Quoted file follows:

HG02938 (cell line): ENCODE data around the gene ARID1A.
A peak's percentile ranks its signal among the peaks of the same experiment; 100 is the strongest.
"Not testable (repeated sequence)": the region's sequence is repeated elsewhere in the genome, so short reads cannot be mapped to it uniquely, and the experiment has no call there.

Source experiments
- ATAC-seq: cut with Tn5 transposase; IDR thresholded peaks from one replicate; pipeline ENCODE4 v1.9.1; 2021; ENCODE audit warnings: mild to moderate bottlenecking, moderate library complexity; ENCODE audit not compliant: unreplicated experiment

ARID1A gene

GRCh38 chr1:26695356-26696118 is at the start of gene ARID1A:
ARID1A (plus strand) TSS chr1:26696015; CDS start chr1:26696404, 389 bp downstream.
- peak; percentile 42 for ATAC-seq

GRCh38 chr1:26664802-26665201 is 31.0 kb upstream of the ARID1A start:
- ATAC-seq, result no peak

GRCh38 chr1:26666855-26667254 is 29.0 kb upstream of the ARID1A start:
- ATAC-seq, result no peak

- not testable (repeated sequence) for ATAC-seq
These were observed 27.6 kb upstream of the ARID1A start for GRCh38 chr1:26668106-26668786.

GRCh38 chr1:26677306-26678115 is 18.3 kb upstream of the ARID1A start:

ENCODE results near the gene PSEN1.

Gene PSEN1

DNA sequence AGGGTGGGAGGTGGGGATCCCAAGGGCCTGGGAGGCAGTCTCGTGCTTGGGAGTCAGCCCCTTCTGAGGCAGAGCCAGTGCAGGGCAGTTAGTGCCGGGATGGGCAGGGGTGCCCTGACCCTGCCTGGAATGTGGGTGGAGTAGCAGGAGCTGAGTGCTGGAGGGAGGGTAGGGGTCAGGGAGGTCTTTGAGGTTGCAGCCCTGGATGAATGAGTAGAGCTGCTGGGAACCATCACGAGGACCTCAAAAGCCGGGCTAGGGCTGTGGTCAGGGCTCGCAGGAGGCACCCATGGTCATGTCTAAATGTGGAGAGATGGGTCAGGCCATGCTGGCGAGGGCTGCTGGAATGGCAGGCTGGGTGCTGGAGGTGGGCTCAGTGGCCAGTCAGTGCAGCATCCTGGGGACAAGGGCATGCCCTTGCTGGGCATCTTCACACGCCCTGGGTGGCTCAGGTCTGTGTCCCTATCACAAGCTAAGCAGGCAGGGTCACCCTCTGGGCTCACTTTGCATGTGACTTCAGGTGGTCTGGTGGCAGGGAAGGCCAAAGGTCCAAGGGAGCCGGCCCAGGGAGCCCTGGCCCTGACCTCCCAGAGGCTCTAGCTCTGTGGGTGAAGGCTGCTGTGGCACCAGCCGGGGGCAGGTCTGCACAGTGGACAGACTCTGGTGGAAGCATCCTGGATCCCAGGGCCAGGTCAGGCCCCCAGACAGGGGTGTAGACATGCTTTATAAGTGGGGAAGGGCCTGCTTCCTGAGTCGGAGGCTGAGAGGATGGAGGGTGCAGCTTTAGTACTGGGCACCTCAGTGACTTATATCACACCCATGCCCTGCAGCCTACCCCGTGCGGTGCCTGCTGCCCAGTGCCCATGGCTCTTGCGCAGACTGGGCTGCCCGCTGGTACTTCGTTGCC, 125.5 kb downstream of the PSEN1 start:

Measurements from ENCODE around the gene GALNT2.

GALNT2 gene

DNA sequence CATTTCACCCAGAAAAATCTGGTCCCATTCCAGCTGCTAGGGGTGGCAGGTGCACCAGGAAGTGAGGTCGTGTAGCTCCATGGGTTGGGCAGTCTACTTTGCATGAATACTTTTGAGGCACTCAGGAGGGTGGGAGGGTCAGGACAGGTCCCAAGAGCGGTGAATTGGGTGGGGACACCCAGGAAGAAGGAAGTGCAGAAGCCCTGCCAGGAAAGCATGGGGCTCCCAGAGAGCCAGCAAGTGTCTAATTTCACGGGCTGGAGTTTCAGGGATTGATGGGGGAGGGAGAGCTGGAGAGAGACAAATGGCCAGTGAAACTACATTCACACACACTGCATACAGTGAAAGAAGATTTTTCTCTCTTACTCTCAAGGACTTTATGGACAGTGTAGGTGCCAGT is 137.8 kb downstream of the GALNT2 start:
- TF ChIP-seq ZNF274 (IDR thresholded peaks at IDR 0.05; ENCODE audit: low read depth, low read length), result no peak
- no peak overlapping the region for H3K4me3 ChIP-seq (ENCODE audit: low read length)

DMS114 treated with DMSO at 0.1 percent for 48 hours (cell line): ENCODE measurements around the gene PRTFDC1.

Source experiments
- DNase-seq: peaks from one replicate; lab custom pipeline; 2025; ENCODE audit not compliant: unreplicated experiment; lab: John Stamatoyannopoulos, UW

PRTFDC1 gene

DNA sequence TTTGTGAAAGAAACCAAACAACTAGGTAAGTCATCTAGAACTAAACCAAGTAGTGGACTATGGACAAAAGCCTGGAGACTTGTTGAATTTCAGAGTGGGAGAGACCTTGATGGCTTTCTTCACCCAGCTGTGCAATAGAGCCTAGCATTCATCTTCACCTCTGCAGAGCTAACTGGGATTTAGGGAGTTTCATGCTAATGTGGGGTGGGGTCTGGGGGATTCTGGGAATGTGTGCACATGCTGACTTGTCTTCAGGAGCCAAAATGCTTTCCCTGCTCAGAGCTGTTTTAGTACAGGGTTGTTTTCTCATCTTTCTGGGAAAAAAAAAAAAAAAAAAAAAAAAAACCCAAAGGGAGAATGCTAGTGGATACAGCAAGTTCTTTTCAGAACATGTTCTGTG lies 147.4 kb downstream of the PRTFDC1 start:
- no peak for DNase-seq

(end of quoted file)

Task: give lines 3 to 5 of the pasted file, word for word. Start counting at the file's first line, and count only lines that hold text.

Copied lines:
"Not testable (repeated sequence)": the region's sequence is repeated elsewhere in the genome, so short reads cannot be mapped to it uniquely, and the experiment has no call there.

Source experiments
- ATAC-seq: cut with Tn5 transposase; IDR thresholded peaks from one replicate; pipeline ENCODE4 v1.9.1; 2021; ENCODE audit warnings: mild to moderate bottlenecking, moderate library complexity; ENCODE audit not compliant: unreplicated experiment